HIV/STD Prevention in African American Women

Research Subproject:

This research subproject will test the efficacy of two small-group interventions: Females of African American Legacy Empowering Self (FemAALES) — an innovative and culturally congruent intervention guided by the Theory of Reasoned Action and Planned Behavior, the Critical Thinking and Cultural Affirmation (CTCA) Model, and the Empowerment Theory, that incorporates new media in order to enhance information acquisition and access to services and social support, and the Healthy Alternatives to Risk Reduction for HIV Project (HARRP) — a “homegrown” intervention based on the Transtheoretical Model FemAALES (Females of African American Legacy Empowering Self) of Behavior Change.

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Racial/ethnic disparities in sexually transmitted infections (STI), especially HIV/AIDS, are most apparent among Black women, who account for two-thirds of female US AIDS cases, while comprising just 13% of the population. The majority of these infections have been attributed to sex with men. The risk of transmission from behaviorally bisexual men is particularly relevant in California, where men who have sex with men (MSM) comprise 65% of all people living with HIV/AIDS. Sociocultural factors unique to African American communities and to heterosexual partnerships call for HIV interventions specifically designed for African American women with at-risk male partners (e.g., behaviorally bisexual or drug-using men). We propose to test the efficacy of two small-group interventions: Females of African American Legacy Empowering Self (FemAALES) — an innovative and culturally congruent intervention guided by the Theory of Reasoned Action and Planned Behavior, the Critical Thinking and Cultural Affirmation (CTCA) Model, and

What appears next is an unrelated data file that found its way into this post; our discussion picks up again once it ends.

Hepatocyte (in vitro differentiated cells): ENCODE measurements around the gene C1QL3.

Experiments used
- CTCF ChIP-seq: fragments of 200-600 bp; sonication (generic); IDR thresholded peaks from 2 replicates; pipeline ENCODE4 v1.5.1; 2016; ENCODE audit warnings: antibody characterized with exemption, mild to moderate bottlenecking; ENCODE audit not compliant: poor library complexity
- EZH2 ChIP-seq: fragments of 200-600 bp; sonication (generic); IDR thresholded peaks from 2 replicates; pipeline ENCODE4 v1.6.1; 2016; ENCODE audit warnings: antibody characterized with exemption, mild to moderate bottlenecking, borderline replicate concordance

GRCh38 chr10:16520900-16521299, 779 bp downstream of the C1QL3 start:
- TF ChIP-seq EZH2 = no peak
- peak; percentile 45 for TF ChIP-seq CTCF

the Empowerment Theory, that incorporates new media in order to enhance information acquisition and access to services and social support, and the Healthy Alternatives to Risk Reduction for HIV Project.

HARRP — a “homegrown” intervention based on the Transtheoretical Model of Behavior Change. FemAALES is a gender- and ethnic-specific intervention consisting of six two-hour core and three two-hour technology and project-focused group sessions. HARRP is a non-ethnic specific, informational and skill-building intervention consisting of four one-hour sessions, developed and routinely offered by our community partner. Both are conducted over four weeks. We propose to evaluate 540 African American women with at-risk male partners using a 3-arm evenly randomized controlled trial: FemAALES versus
HARRP versus Control/Standard Care. Baseline and 3- and 9-month post-intervention assessments, each accompanied by STI (gonorrhea and Chlamydia) testing, will be conducted and compared.

Specific aims are to:

1) Test the efficacy of the FemAALES and HARRP interventions to reduce HIV risk   factors including:

a) number of sex partners,

b) unprotected anal/vaginal sex, and

c) incidence of bacterial STIs and

2) To test the efficacy of the FemAALES and HARRP interventions to improve psychosocial outcomes, including self efficacy for safer sex negotiation and discussions with partners regarding HIV/STI testing and risk. The impact of the FemAALES intervention on the use of new media for social support and networking, obtaining health information, and identifying resources and services.

Core Faculty: Nina T. Harawa, Ph.D. (Principal Investigator)

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